Wellington to trial bendy buses, borrowed from Auckland

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The bendy bus that will be trialled on Wellington’s busiest bus route. Photo / Greater Wellington Regional Council

Wellington is borrowing one of Auckland’s bendy buses to trial on the capital’s busiest route along which three million trips have been made in the past year.

This number is expected to double to six million trips in the next decade and Greater Wellington Regional Council has been investigating options to boost capacity.

The number 2 bus route runs between Karori, Miramar and Seatoun.

Regional council transport committee chairman Thomas Nash said double-decker buses couldn’t fit through some of the existing road tunnels, so articulated buses would be a game changer.

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“We can’t keep adding buses to increase frequency as this will cause a logjam of buses queuing up behind each other.”

Bendy buses can take 70 per cent more passengers than a single-decker bus. Photo / Greater Wellington Regional Council
Bendy buses can take 70 per cent more passengers than a single-decker bus. Photo / Greater Wellington Regional Council

Articulated buses, commonly known as bendy buses, are longer and have a pivot connection in the middle allowing them to turn corners.

They can take 70 per cent more passengers than a single-decker bus but are only 40 per cent longer.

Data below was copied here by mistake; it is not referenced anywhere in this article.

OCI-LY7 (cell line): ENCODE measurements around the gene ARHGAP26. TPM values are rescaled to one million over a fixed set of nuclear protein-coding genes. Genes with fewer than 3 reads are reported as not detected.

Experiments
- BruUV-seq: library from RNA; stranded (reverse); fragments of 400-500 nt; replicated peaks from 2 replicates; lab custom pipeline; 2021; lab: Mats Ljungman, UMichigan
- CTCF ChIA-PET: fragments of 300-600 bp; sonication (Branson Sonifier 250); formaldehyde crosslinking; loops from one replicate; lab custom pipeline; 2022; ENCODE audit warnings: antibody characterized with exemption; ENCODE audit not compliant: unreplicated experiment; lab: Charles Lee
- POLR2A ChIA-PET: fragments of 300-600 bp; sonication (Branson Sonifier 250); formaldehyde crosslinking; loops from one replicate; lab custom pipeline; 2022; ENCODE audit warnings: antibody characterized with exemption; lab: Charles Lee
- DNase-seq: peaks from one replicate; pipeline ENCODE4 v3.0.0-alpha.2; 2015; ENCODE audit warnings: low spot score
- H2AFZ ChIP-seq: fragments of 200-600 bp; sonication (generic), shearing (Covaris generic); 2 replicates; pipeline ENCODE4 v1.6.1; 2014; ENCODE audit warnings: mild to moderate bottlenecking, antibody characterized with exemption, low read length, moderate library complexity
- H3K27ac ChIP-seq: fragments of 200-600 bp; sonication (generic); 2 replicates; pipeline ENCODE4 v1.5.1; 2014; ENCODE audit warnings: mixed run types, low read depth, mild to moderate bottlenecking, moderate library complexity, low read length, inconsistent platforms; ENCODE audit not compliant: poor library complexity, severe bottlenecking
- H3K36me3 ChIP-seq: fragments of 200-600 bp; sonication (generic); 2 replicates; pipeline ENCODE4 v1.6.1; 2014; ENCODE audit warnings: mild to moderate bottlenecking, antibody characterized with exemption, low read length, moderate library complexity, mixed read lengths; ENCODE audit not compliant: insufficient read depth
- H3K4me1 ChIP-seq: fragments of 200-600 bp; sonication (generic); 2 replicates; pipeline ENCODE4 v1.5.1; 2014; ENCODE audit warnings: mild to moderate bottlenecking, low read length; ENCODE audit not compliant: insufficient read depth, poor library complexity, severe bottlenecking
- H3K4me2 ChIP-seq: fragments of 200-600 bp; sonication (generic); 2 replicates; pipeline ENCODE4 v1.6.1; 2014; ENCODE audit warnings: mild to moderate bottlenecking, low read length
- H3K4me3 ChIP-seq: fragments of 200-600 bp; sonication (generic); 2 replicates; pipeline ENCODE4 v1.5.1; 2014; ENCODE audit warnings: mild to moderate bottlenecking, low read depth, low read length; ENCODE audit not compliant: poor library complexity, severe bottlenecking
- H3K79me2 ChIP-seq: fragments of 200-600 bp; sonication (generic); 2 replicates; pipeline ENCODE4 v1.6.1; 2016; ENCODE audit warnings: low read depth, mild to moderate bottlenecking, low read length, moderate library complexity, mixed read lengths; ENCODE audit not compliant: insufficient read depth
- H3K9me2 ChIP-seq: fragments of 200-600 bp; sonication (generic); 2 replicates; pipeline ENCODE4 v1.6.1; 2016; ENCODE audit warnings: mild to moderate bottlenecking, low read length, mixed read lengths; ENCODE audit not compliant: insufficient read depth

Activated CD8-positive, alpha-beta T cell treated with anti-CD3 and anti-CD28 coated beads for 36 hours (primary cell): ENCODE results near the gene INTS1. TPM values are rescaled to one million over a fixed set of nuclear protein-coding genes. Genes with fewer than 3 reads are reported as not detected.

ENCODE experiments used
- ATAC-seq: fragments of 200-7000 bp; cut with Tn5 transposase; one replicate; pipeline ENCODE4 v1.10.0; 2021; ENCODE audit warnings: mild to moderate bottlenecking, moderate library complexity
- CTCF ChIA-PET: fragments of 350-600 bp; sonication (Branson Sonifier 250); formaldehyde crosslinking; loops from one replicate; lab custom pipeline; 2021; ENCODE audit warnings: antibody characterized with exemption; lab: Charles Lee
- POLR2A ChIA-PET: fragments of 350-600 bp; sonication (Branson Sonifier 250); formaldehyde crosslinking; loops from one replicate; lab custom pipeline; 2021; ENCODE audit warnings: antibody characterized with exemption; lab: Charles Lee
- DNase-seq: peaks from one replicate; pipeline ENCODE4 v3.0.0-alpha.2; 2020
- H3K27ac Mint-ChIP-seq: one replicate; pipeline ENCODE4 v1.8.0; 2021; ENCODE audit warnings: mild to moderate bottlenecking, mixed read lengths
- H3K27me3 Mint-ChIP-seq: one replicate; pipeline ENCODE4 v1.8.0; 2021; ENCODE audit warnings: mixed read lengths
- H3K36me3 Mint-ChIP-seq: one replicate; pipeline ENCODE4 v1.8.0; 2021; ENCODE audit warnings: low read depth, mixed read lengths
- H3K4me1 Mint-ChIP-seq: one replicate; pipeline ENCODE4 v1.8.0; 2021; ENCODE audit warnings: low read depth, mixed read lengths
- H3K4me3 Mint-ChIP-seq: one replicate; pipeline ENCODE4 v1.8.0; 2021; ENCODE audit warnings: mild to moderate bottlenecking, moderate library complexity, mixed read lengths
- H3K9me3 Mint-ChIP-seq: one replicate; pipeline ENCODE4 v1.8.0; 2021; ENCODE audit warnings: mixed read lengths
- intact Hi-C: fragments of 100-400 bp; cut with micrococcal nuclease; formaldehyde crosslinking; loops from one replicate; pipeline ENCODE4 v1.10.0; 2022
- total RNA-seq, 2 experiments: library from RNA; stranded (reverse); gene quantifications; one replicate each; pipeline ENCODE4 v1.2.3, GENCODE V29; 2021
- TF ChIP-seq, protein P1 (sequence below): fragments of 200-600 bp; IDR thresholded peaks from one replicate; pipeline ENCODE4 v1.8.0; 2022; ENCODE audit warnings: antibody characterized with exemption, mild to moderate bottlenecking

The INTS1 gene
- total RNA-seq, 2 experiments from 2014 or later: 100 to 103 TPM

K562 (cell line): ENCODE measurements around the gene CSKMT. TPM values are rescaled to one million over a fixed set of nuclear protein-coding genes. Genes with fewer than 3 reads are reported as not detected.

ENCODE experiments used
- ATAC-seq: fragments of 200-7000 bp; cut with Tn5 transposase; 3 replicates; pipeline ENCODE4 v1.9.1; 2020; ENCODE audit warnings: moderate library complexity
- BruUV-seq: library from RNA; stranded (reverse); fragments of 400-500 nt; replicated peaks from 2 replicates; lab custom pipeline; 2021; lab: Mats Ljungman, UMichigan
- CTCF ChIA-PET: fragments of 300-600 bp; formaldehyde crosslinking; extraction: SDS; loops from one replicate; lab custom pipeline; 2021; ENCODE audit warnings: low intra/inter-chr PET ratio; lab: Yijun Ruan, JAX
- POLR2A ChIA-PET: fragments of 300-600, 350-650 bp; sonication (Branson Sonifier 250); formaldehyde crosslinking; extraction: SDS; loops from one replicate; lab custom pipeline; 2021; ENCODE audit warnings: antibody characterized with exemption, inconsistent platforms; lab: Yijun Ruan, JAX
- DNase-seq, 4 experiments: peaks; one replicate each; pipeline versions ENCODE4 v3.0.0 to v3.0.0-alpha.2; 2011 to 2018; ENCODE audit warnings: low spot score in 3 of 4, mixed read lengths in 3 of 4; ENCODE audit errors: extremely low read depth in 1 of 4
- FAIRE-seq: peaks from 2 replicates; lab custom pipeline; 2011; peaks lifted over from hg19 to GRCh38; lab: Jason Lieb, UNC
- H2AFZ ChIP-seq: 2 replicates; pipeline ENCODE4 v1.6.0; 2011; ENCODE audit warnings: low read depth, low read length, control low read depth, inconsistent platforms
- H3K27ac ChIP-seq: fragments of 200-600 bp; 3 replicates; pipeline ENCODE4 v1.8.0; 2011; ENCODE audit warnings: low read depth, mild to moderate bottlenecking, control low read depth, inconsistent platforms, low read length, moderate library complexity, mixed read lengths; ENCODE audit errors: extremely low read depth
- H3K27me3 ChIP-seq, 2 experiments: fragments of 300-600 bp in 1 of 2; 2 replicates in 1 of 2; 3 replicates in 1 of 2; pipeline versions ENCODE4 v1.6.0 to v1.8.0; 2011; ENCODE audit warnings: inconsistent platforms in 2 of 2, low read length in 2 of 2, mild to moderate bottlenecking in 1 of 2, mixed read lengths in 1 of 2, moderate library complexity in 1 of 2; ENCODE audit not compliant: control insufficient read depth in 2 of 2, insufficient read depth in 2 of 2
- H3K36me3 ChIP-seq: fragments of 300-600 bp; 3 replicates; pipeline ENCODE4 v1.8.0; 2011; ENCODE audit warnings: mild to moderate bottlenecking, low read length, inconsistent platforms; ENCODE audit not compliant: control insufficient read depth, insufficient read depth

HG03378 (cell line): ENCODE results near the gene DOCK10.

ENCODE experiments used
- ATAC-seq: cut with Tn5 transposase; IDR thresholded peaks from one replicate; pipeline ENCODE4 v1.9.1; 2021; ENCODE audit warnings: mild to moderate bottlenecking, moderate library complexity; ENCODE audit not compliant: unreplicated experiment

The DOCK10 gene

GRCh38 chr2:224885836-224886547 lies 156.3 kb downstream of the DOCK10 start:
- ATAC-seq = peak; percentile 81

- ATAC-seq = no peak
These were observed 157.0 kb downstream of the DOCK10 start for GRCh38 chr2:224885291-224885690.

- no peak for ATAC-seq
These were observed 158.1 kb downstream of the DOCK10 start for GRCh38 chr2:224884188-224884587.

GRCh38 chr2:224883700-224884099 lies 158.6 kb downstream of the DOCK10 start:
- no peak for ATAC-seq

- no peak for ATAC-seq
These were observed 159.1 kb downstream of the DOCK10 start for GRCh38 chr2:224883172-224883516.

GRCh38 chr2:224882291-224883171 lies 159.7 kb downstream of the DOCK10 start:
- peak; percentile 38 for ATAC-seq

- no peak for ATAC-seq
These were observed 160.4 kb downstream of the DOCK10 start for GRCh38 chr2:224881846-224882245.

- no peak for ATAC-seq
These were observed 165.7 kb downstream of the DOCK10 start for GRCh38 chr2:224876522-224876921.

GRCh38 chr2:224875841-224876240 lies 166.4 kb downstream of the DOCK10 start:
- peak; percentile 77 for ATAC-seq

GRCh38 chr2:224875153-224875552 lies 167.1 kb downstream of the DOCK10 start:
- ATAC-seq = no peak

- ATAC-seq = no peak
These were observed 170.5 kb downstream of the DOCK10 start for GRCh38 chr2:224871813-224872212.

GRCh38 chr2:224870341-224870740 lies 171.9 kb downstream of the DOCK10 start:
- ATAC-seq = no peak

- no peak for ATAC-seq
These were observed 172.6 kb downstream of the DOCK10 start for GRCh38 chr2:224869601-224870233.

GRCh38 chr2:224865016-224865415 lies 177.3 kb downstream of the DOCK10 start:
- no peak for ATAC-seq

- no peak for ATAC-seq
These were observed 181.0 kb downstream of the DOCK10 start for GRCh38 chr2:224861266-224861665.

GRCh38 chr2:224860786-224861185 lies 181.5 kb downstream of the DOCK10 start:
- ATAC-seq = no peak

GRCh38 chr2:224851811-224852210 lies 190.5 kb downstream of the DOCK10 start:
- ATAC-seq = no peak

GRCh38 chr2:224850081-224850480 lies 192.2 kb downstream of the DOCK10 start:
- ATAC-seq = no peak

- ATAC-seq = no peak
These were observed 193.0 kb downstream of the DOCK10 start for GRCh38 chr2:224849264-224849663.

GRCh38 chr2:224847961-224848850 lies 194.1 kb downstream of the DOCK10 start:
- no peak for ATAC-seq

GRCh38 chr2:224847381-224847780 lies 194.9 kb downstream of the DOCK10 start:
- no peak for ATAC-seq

In total, they are 18m in length instead of 12.8m. The extra length only slightly impacts cornering, with the turning circle just 1m longer.

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A Wellington trial will be held in the September school holidays using a bus that normally services school routes in Auckland.

Metlink group manager Samantha Gain said if the trial is successful, bus operators, unions, cycling networks, and the accessibility community will be consulted before bendy buses are introduced.

“Reconfigurations on the route will also be necessary to create sufficient space for articulated buses to pick up passengers and safely share the road with pedestrians, cyclists and motorists,” Gain said.

“Route 2 bus stops will need to be lengthened before articulated buses can be brought into permanent service.”

Other options the council considered to boost capacity on the number 2 route were modifying the Karori and Seatoun tunnels to fit double-deckers, redirecting buses around the tunnels, and introducing a fleet of modified double-deckers to fit the tunnels.

These were discounted.

It’s hoped bendy buses will be in service by 2026.

Georgina Campbell is a Wellington-based reporter who has a particular interest in local government, transport, and seismic issues. She joined the Herald in 2019 after working as a broadcast journalist.



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